Jewelry Trends: Openwork and Negative Space in Jewelry Designs
There’s nothing new under the sun, most will tell you. But in jewelry trends and jewelry design, sometimes certain styles reappear more vividly, capturing many imaginations along the way.
ABOVE: openwork brooch by Suzanne Williams.
Hot Jewelry Trends: Openwork
One of the most popular jewelry trends at the Tucson gem shows this season, especially by prominent, high-end designers, is openwork. The term openwork means to use openings, like holes and negative space, to create visual motifs and appeal in finished jewelry designs, such as the brooch pictured above designed by Suzanne Williams. It requires a fairly sophisticated perspective to use openwork to define designs, to make the open space equally as important (as the metal) in the overall composition and balance of the piece.
We saw this jewelry trend over and over again at many of the Tucson shows. This trend saves material costs, keeping retail prices down, and makes larger pieces lighter while creating visual intricacy and interest.
Jewelry Trends: How to Create Openwork
Openwork can be created in many ways, depending on whether you are fabricating or casting. Piercing with punches and drills, sawing to cut out, adding or subtracting wire and solid shapes of metal all create intimate, intricate spaces of delicious appeal. The spaces can range from basic shapes to more of a filigree look–or the shape of the open space can be a noun, so to speak.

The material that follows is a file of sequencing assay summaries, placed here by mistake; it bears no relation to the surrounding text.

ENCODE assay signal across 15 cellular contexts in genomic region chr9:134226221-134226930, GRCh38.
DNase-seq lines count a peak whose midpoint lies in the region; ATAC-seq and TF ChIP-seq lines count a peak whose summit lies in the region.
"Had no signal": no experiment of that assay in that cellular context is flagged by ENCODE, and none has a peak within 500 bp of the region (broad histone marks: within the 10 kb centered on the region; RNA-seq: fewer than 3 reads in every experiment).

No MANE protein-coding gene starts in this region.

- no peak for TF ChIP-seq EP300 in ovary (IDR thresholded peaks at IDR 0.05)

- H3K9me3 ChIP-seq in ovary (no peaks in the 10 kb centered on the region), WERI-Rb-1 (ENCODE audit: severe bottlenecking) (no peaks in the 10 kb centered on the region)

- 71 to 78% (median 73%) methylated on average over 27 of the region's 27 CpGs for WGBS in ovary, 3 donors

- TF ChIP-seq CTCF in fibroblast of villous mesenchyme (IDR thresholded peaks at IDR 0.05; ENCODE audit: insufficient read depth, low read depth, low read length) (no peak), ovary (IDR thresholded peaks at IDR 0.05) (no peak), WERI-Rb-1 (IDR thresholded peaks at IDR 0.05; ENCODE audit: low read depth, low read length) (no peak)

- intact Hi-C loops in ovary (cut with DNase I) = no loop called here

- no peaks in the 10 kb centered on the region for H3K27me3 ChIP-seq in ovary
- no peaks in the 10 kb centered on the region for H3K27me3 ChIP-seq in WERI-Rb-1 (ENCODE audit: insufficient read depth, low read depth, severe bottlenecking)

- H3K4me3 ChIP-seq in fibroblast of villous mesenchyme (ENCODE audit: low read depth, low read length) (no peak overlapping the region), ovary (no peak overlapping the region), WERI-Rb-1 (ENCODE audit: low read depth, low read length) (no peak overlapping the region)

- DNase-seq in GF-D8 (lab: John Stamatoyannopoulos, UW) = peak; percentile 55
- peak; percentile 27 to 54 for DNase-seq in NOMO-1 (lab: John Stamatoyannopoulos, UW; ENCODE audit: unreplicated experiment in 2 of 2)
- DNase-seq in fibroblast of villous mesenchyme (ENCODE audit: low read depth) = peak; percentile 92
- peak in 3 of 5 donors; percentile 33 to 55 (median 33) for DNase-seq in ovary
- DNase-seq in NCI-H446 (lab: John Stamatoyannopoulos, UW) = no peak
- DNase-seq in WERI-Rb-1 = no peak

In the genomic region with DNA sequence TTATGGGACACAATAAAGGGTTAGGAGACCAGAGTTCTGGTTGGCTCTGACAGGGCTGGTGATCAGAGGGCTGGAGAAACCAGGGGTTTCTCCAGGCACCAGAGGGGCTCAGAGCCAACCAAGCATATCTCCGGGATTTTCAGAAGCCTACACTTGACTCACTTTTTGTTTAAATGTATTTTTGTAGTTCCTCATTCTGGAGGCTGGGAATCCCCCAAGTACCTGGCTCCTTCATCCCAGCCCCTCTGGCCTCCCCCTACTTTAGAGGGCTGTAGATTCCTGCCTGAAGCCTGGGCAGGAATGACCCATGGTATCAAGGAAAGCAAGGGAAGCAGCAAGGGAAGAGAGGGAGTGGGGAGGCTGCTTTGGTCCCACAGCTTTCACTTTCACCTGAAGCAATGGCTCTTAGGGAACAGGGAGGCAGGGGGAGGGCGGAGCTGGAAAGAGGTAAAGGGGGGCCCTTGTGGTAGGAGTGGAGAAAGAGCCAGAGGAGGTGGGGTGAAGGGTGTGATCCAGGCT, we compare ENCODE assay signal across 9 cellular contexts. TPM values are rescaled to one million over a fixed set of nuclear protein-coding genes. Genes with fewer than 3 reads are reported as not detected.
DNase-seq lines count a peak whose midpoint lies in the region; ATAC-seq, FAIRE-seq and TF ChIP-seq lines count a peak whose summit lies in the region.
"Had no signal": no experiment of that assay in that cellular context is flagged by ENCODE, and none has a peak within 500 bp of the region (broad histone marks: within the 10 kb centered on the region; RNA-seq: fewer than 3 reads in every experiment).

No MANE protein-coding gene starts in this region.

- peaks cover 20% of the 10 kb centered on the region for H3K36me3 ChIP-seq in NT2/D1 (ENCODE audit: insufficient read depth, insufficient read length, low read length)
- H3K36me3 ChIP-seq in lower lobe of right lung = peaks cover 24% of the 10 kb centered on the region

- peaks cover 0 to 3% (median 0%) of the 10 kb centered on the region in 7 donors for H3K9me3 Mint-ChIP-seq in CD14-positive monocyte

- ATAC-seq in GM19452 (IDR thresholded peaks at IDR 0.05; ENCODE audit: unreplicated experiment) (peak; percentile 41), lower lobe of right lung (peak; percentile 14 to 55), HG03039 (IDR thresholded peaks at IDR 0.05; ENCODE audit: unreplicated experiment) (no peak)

The ornamental openings allow the interaction of light and shadow to enter into the design equation. Using light and shadow, open and solid, creates contrast and generates a visual interaction or communication with a piece. This may not be accomplished by more solid design motifs. This type of design synergy is subtle but brings more life to the finished piece of jewelry.
Openwork is found in many disciplines and crafts, across many mediums: lace, embroidery, ceramics, furniture design and architecture–and beadwork. So whether you’re a metalsmith or a beader, consider incorporating openwork to add visual interest in to your next jewelry design.
Learn how to create openwork jewelry designs, including wire filigree and pierced sawing, in the Interweave Store.